to go forward, both for your own sanity and for the security of your business. Risk is considered to be anything external that can affect your company in
Business Know-How contributor Daniel McGilvery suggests to consider “the possible impact of
new technology, legislative issues, changes in consumer demand and a variety of other issues that could negatively impact your business.”
Depending on the market of your business, your risk could assume anything from a competitor building a better product, like in the realm of computer
technology, to the government passing a law that would impact your business, such as in the realm of healthcare.
Create a Business Model
Having a business model means coming up with a written plan that can dictate the goals and procedures of your company without your having to be there. If
you were to take a month-long vacation, your business model would allow your company remained on autopilot.
Entrepreneur writer Brad Sugars notes that an effective business model ensures that a “business
plan, growth strategies and day-to-day "default activities" are on paper and shared with a team, not in the owner's head.”
Sugars also states that an effective business model allows for growth to be “built into the company’s structure.” It provides a plan for growing clientele
and replacing customers who leave your business.
Your business idea is great, and you’ve convinced your team of this. Now it’s time to convince investors to put their money down. This is often where the
rubber meets the road for entrepreneurs. Investors are smart and protective of their hard-earned cash. They know that
half of businesses fail in their first five years
. You must convince them that yours will not.
Fortunately, if you have conducted your research thoroughly, sharing your market research with investors will instill confidence in them. There is a lot of great advice out there for pitching your idea to investors, and
the more prepared you are the better off you will be.
One suggestion to capitalize on your fundraising is to prepare for the worst. Entrepreneur contributor Brad Sugars advises, “Many startups don't consider how expensive it can be to get customers, develop marketing
and fund working capital.” Pitch your worst-case scenario cost. If you aren’t comfortable with this, go back to the financial drawing board and get
comfortable with it. You can be sure investors will ask about the worst.
Ideas don’t manifest themselves, and in order to create a business from yours you’ll have to attack it with a passion. Being assertive is what capitalism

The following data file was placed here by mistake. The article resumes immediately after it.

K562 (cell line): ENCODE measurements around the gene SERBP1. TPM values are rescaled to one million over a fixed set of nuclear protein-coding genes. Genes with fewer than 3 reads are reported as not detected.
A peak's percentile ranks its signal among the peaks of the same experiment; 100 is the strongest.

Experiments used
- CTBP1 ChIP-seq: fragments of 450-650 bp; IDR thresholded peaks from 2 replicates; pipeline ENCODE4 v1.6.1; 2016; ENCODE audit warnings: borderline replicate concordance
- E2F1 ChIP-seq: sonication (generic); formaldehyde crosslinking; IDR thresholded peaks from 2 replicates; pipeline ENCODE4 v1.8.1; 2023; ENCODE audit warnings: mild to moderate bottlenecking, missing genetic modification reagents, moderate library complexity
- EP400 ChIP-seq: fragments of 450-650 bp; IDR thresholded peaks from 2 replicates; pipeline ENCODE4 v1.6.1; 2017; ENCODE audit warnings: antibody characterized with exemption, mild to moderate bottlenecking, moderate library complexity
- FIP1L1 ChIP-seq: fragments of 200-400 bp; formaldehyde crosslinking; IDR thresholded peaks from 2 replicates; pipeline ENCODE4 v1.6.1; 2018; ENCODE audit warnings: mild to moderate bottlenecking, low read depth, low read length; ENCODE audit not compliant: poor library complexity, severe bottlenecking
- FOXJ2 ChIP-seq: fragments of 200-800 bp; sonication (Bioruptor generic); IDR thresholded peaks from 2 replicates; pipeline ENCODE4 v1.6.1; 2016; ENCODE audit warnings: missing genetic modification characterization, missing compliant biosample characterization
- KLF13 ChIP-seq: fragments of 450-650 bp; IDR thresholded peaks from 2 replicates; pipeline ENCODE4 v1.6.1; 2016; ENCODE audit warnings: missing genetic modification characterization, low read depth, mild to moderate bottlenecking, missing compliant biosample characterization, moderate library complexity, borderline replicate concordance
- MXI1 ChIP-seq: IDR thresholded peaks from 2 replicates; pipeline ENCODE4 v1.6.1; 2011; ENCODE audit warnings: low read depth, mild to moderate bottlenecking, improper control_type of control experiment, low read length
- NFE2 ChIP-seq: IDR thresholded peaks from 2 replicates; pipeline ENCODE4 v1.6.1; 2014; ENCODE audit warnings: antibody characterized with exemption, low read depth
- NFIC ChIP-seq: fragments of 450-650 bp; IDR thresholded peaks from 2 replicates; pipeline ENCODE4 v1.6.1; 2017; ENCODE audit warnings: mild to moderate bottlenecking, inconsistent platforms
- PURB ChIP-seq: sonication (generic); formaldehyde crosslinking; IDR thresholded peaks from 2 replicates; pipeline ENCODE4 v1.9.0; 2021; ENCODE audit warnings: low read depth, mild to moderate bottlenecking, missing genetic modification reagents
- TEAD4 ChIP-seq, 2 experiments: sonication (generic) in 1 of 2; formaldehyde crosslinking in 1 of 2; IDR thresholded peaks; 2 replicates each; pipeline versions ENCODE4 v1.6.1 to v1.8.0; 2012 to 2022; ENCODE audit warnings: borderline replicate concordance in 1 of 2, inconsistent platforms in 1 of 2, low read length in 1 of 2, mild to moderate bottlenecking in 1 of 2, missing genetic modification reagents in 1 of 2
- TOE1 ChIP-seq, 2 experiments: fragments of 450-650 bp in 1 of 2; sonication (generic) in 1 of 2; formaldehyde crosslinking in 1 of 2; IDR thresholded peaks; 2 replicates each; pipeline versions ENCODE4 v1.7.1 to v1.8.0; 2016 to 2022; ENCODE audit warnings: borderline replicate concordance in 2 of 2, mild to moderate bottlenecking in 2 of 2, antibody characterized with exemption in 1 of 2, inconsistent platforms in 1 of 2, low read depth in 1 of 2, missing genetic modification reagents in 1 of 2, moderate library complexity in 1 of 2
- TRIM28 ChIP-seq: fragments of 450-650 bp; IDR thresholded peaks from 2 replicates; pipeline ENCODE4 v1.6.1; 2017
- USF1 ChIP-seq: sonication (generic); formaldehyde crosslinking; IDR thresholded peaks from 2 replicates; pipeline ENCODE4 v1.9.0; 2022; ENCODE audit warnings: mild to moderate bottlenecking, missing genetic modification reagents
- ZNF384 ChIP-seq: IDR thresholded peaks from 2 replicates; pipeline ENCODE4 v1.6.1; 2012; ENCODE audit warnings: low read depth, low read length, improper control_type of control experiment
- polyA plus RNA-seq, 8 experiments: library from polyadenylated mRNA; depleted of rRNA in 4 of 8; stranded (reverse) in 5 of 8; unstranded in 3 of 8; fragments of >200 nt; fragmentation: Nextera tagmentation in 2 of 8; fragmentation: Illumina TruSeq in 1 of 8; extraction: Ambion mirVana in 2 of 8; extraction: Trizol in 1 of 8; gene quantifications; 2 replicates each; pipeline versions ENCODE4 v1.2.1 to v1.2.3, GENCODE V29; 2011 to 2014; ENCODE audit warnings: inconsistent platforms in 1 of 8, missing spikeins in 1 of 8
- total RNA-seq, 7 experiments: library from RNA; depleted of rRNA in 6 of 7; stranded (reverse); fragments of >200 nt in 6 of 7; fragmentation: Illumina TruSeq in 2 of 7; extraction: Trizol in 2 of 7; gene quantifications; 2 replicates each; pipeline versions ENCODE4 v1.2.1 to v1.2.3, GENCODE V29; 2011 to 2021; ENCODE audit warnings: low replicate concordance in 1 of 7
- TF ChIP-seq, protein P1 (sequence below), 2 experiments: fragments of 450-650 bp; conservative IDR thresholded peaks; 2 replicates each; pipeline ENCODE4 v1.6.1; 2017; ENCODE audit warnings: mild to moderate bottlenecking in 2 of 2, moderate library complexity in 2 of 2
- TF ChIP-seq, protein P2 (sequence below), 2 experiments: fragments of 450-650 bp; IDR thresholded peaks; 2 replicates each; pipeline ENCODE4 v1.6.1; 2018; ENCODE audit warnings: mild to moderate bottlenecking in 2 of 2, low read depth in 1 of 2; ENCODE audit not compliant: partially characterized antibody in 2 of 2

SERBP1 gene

is all about—aggressively competing with others for a niche in the business world. Perhaps more than any other, this quality is essential to startup
Having the tenacity to pursue an idea will keep your business from dying in the startup phase. Gallup writer Dr. Sangeeta Badal
there is “a strong correlation between achievement orientation (a personal desire for achievement) and business success.”
According to their study, business professionals who strive for accomplishing their goals as quickly and efficiently as possible not only achieve more but
inspire those around them to do the same. They take risks and actively prevent problems. “These talents,” Badal writes, “trigger behaviors that ultimately
lead to business success.”
In addition to being assertive, you must also have the confidence that you have what it takes to succeed. At first, you can be assertive without being
confident, but that momentum will not last long if you don’t believe in your own capabilities. This common-sense fact is backed up by a plethora of
research. Gallup’s Dr. Badal cites that “self-efficacy—belief in one's ability to do a task well—has a high correlation to business creation and success.”
Confidence is especially important when you begin to involve others in your venture. You may believe in your idea and your own abilities, but you have to
be willing to stake the jobs of those you hire on that idea. Starting a business can involve a huge amount of responsibility and accountability.
Forbes writer Glenn Llopis notes this to be
one of the pitfalls to being a new entrepreneur. He says, “Most people fail to take an idea to fruition because the unexpected challenges become more than
they think they can handle and thus they no longer want to be accountable. They lose the belief in themselves to see things through all the way to the
Taking an idea from concept to market requires a commitment from you. You aren’t simply thinking of a great idea. You aren’t just providing a service to a
customer. You are committing to being in charge of a living, breathing operation that will affect others’ lives.
What steps have you taken to turn your business dreams into a reality? Let us know in the comments below:
Images: Pixabay, Pixabay